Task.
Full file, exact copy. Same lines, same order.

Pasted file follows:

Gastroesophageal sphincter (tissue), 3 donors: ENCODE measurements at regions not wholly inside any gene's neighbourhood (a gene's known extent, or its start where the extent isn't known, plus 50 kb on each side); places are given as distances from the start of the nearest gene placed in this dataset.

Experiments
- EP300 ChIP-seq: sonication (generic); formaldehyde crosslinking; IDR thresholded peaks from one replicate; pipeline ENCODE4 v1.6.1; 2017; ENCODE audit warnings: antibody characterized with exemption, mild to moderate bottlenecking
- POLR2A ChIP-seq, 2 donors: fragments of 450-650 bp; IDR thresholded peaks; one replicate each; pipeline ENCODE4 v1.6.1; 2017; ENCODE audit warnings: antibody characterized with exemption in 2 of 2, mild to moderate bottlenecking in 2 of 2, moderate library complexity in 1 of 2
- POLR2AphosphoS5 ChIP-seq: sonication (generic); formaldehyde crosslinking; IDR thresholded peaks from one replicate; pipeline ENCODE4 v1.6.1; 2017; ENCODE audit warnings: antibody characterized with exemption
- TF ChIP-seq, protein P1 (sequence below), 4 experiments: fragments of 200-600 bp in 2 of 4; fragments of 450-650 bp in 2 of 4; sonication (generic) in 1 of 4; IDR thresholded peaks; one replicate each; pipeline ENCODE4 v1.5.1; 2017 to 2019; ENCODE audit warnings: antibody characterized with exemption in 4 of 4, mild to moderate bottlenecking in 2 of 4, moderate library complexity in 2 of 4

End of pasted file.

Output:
Gastroesophageal sphincter (tissue), 3 donors: ENCODE measurements at regions not wholly inside any gene's neighbourhood (a gene's known extent, or its start where the extent isn't known, plus 50 kb on each side); places are given as distances from the start of the nearest gene placed in this dataset.

Experiments
- EP300 ChIP-seq: sonication (generic); formaldehyde crosslinking; IDR thresholded peaks from one replicate; pipeline ENCODE4 v1.6.1; 2017; ENCODE audit warnings: antibody characterized with exemption, mild to moderate bottlenecking
- POLR2A ChIP-seq, 2 donors: fragments of 450-650 bp; IDR thresholded peaks; one replicate each; pipeline ENCODE4 v1.6.1; 2017; ENCODE audit warnings: antibody characterized with exemption in 2 of 2, mild to moderate bottlenecking in 2 of 2, moderate library complexity in 1 of 2
- POLR2AphosphoS5 ChIP-seq: sonication (generic); formaldehyde crosslinking; IDR thresholded peaks from one replicate; pipeline ENCODE4 v1.6.1; 2017; ENCODE audit warnings: antibody characterized with exemption
- TF ChIP-seq, protein P1 (sequence below), 4 experiments: fragments of 200-600 bp in 2 of 4; fragments of 450-650 bp in 2 of 4; sonication (generic) in 1 of 4; IDR thresholded peaks; one replicate each; pipeline ENCODE4 v1.5.1; 2017 to 2019; ENCODE audit warnings: antibody characterized with exemption in 4 of 4, mild to moderate bottlenecking in 2 of 4, moderate library complexity in 2 of 4